Topic 1: Implementation Stages Overview

Implementation is not an event.  It is a mission-oriented process involving multiple decisions, actions, and corrections designed to make full and effective use of effective innovations in education settings.  Change at the site, local, community or state level does not occur all at once.  Research suggests it can take from two to four years to fully and successfully operationalize an evidence-based program, practice, or effective innovation (Bierman et al., 2002; Fixsen, Blase, Timbers, & Wolf, 2001; Panzano & Roth, 2006; Prochaska & DiClemente, 1982; Saldana et al., 2011). The timer starts when an organization begins to consider change and ends when the change is fully in place and producing intended outcomes in all programs or sites in the community or state.  The process includes four Stages that can lead to the long-term survival (sustainability) and continued effectiveness of any innovation in the context of a changing world. 

Stages are not linear and each one doe s not have a crisp beginning or end.  For example, there are times when an organization will move among stages due to changes in staff, funding, leadership, or unsuccessful attempts at employing the innovation with high fidelity.  There also may be instances in which an organization is in more than one stage at the same time. For example, a program may begin delivering new services due to timeframe limitations and mandates by a funder, while they are still securing resources and putting infrastructure elements in place.

There are key components and processes to pay attention to during each of the stages.  These can guide a systematic and intentional approach for managing system change and building sustainability for the new EBP/EII. 

Lastly, full implementation is achieved when the new practice or approach has stabilized, and we are seeing the consistent use the new practice is resulting in improved child outcomes.  We also see that strategies to gather feedback for improvement by using improvement cycles are highly functioning and providing routine information on how the new practice is going and how the supports are functioning. 

Often times, it takes 2-4 years to get to full implementation, in the best case scenario.

First, we will identify the four Stages and through the following Topic sections in this Module we will examine each of them more closely.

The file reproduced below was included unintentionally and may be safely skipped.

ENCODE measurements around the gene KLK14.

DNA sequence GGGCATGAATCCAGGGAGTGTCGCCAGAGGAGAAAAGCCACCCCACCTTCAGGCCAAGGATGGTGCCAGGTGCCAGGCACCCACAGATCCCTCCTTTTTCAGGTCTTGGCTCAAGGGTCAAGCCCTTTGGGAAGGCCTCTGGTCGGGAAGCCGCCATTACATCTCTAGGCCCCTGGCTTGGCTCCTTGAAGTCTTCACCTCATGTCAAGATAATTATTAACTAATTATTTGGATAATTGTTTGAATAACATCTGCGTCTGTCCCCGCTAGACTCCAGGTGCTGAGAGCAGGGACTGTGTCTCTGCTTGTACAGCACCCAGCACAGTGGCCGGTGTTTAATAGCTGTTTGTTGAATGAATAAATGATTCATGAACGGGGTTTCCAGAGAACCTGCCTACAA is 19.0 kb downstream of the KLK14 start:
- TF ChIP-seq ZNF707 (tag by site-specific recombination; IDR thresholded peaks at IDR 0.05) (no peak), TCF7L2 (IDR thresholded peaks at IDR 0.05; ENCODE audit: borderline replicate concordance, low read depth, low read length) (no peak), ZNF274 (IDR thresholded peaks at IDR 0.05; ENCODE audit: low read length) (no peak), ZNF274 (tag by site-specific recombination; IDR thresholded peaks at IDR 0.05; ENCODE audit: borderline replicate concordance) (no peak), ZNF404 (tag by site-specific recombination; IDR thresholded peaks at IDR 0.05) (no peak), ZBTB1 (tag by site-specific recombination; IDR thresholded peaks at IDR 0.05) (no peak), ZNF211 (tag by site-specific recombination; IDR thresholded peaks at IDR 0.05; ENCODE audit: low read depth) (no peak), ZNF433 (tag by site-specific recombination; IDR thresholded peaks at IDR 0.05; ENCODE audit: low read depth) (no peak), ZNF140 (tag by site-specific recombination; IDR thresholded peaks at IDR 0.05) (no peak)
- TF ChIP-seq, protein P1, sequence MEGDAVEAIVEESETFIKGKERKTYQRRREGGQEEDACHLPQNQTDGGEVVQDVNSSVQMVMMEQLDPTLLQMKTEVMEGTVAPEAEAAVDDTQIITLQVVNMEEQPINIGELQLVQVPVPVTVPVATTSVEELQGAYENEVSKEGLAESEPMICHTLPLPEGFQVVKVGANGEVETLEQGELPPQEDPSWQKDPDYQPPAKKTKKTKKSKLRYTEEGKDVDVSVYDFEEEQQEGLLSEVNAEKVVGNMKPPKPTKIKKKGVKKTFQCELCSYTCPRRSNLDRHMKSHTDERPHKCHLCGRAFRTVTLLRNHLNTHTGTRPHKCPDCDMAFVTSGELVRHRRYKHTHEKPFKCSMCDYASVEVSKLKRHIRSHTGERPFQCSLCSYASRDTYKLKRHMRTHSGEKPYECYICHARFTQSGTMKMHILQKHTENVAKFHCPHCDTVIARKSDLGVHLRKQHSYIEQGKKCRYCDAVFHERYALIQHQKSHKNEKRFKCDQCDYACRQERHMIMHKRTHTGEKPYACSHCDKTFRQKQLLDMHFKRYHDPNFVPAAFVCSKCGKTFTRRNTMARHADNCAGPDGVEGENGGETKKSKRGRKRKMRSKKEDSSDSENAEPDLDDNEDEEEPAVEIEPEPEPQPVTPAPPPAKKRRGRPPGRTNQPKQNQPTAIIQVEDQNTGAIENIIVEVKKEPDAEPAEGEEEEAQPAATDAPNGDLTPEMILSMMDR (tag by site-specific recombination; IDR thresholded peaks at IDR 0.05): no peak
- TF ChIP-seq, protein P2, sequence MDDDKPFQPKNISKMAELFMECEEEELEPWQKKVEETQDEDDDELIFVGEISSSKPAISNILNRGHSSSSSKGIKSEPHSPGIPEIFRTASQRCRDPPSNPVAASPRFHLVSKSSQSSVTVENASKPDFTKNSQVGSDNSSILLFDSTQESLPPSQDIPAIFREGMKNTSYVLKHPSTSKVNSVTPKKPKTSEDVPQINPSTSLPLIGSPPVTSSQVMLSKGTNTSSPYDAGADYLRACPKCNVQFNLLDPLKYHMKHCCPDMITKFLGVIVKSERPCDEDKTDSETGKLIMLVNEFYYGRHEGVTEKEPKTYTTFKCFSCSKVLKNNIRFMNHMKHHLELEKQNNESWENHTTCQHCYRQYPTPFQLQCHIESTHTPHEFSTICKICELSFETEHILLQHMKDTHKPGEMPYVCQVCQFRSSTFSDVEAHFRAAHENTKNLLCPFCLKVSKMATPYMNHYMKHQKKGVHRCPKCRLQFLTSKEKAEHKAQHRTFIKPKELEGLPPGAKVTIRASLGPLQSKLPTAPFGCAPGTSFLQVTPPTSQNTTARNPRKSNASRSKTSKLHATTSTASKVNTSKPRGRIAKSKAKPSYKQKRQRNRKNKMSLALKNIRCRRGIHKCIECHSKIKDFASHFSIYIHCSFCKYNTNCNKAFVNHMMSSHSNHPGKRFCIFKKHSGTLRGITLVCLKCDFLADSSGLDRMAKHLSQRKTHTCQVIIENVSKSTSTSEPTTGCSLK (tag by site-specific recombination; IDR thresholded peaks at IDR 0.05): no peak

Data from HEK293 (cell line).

What Are Implementation Stages

Exploration – identifying the need for change, learning about possible innovations that may provide solutions, learning about what it takes to implement the innovation effectively, developing a team to support the work as it progresses through the stages, growing stakeholders and champions, assessing and creating readiness for change, developing communication processes to support the work, and deciding to proceed (or not)

Installation – securing and developing the support needed to put a new approach or practice into place as intended, developing feedback loops between the practice and leadership level in order to streamline communication, and gathering feedback on how new practices are being implemented

Initial Implementation – the first use of an innovation by practitioners and others who have just learned how to use the innovation

Initial implementation is about trying out those new skills and practices, and getting better in implementation.  In this stage, we are gathering data to check in on how implementation is going, and developing improvement strategies based on the data.  Implementation supports are refined based on data. For example, we might find that a new skill educators are using as part of social and emotional development could be further strengthened by additional coaching from an expert; so we would think about how to embed these strategies into ongoing coaching opportunities, and how we would gather data on if the coaching is leading to the improved use of this skills.

Full Implementation – the skillful use of an innovation that is well-integrated into the repertoire of practitioners and routinely and effectively supported by successive program and local administrations